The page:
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Publication numberUS6223486 B1
Publication typeGrant
Application numberUS 09/481,057
Publication dateMay 1, 2001
Filing dateJan 11, 2000
Priority dateJan 11, 2000
Fee statusPaid
Also published asCA2330096A1, CA2330096C
Publication number09481057, 481057, US 6223486 B1, US 6223486B1, US-B1-6223486, US6223486 B1, US6223486B1
InventorsWesley H. Dunham
Original AssigneeBeadex Manufacturing Co., Inc.
Export CitationBiBTeX, EndNote, RefMan
External Links: USPTO, USPTO Assignment, Espacenet
Adjustable corner trim strip
US 6223486 B1
A corner trim strip for drywall construction has a pair of parallel spaced core strips and a center bead bonded to a paper cover strip so that the trim strip has a center rib and is adjustable at the rib between obtuse and acute dihedral angles.
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What is claimed is:
1. An adjustable angle trim, comprising:
two parallel metal or plastic core strips spaced apart by a gap and having inner and outer faces;
a flexible bead along said gap and projecting outwardly along its length from said strips;
a paper layer bonded by adhesive to said outer faces of said core strips and to said bead, said paper layer and said bead forming an outer rib, said core strips and the portions of said paper layer which is bonded thereto being swingable relative to said cord without lateral bending of said core strips between a position whereat the strips are coplanar and a position whereat the inner faces of the strips form an acute dihedral angle.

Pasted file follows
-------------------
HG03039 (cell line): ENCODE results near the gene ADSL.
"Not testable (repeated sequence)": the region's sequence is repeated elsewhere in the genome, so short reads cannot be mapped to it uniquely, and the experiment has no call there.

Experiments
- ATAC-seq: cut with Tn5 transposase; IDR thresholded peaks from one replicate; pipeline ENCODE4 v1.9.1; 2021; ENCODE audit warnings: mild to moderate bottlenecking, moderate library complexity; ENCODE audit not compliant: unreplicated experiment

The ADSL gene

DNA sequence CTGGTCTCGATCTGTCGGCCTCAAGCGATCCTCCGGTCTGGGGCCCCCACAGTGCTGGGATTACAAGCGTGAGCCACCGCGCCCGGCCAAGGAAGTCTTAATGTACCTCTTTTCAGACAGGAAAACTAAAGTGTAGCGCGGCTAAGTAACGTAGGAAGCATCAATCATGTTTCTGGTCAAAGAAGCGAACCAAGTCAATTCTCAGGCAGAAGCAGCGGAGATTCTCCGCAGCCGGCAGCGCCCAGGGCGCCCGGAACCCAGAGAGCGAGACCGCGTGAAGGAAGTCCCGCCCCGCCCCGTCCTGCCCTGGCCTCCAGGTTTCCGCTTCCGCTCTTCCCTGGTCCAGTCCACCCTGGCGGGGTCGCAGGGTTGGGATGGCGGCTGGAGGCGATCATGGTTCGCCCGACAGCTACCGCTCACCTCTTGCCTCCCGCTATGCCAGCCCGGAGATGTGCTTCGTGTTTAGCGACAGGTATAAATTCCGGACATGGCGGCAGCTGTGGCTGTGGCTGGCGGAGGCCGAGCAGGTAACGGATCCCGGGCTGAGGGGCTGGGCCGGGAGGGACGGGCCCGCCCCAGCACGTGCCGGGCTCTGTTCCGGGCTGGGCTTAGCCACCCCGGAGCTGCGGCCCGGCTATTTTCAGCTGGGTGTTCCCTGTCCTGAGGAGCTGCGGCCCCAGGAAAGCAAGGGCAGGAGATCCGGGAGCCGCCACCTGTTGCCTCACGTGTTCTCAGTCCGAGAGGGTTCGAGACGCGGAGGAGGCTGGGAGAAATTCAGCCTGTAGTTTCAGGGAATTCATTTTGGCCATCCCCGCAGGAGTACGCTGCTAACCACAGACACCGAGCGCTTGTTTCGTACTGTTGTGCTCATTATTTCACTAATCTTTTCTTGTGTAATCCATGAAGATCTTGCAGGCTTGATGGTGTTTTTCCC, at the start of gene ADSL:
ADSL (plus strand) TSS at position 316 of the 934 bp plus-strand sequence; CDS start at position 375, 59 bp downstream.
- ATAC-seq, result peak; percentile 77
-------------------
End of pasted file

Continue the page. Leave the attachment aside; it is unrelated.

2. An adjustable angle trim according to claim 1 in which said paper layer covers said outer faces of said core strips and extends laterally beyond said core strips as wings.
3. An adjustable angle trim according to claim 1 in which said rib has a height greater than the combined thickness of said paper layer and one of said strips.
4. An adjustable angle trim according to claim 1 in which said adhesive is a thermoplastic hot melt adhesive.
5. An adjustable angle trim according to claim 1 in which said bead is a cord.
6. An adjustable angle trim according to claim 5 in which said cord is a tightly twisted cord.
7. An adjustable angle trim according to claim 5 in which said cord is a braided cord.
8. An adjustable angle trim, comprising: